- REUTERS/Maxim Shemetov
Russian President Vladimir Putin’s spokesman has given an explanation for how the government is deciding where it conducts airstrikes in Syria.
Dmitry Peskov said Russia was targeting ISIS and “other groups,” telling reporters: “These organizations are well known and the targets are chosen in coordination with the armed forces of Syria.”
The “armed forces of Syria” fight on behalf of Syrian President Bashar Assad, who the US has said must step aside if the militant group ISIS (also known as the Islamic State) is to be defeated.
And as the Associated Press notes, the Assad regime considers all of the president’s opponents to be terrorists.
Experts have said Russia’s prime concern is propping up the Assad regime against nationalist rebels and maintaining its influence in the region rather than stomping out extremists.
Russia started bombing targets on Wednesday, avoiding ISIS strongholds and instead going after areas held by other rebels who are fighting the Assad regime. Airstrikes hit areas near Homs and Hama.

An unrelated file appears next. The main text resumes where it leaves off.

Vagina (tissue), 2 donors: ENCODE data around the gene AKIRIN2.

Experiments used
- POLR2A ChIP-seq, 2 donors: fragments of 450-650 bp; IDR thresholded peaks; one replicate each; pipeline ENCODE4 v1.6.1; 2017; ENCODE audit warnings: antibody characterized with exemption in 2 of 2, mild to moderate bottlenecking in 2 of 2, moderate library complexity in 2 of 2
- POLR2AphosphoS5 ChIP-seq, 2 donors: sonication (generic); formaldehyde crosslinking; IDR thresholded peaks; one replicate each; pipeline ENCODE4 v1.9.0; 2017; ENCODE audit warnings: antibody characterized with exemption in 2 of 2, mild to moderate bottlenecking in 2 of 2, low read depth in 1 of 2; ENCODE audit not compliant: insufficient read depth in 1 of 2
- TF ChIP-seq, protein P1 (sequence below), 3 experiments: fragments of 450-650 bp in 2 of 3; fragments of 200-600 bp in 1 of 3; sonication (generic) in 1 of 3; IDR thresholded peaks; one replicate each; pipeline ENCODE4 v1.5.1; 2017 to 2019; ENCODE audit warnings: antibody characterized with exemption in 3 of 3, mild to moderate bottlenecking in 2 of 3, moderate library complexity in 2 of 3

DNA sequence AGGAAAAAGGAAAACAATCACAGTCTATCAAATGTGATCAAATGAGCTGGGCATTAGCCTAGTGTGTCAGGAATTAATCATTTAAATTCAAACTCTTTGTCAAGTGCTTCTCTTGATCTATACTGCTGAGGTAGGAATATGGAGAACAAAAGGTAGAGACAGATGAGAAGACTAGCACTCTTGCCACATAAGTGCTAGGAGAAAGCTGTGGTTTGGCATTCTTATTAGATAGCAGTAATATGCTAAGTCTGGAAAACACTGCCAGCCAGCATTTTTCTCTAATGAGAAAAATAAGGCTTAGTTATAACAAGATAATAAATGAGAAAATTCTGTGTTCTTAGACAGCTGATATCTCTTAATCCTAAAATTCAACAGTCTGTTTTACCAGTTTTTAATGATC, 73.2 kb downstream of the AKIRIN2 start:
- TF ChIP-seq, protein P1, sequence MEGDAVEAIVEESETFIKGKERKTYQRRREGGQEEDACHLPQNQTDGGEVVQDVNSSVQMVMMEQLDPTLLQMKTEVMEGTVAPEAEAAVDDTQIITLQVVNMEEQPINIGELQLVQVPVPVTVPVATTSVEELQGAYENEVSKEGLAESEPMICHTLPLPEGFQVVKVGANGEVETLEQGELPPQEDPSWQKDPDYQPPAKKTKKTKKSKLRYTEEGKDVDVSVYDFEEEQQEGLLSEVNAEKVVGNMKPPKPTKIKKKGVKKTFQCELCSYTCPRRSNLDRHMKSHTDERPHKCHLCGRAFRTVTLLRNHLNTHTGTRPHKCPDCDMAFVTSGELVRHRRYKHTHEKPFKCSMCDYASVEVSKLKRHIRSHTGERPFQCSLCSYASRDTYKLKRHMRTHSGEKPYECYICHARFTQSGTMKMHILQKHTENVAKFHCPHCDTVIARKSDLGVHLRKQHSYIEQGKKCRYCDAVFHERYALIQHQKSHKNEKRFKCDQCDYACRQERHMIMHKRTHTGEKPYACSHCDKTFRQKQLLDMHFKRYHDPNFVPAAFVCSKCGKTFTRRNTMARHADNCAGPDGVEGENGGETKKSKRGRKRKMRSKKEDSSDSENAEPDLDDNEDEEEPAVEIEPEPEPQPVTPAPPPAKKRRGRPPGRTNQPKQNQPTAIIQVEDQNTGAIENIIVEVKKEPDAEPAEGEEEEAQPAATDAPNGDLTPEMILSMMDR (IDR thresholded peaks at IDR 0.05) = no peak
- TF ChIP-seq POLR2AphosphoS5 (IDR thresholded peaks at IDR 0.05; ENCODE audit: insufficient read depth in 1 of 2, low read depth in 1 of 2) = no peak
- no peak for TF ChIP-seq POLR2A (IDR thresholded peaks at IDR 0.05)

Julia Ioffe, a Foreign Policy columnist who is an expert on Russia, noted on Twitter that Russia was “pushing from Assad’s front line.”
Assad has pushed this narrative in hopes of positioning himself as the last bulwark against a jihadist takeover of his country.
- REUTERS/Kevin Lamarque
And even if Assad is eventually pushed out of power, a strong Russian presence in Syria will give the Russians more leverage in determining who succeeds him – and in how that successor views Russia.
Boris Zilberman, a Middle East and Russia expert at the Foundation for Defense of Democracies, told Business Insider:
“Russian intervention in Syria has been and will continue to be about two things: Propping up their client – Bashar Al-Assad and expanding their military presence in the Eastern Mediterranean and expanding Russian influence and power projection in the Middle East.”
The target selection on Wednesday supports this thesis.
“The Homs area is crucial to Assad’s control of western Syria,” Reuters says.
“Insurgent control of that area would bisect the Assad-held west, separating Damascus from the coastal cities of Latakia and Tartous, where Russia operates a naval facility.”